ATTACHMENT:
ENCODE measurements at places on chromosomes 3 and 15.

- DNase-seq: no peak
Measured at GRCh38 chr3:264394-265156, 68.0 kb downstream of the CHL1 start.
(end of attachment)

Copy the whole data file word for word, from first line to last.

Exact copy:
ENCODE measurements at places on chromosomes 3 and 15.

- DNase-seq: no peak
Measured at GRCh38 chr3:264394-265156, 68.0 kb downstream of the CHL1 start.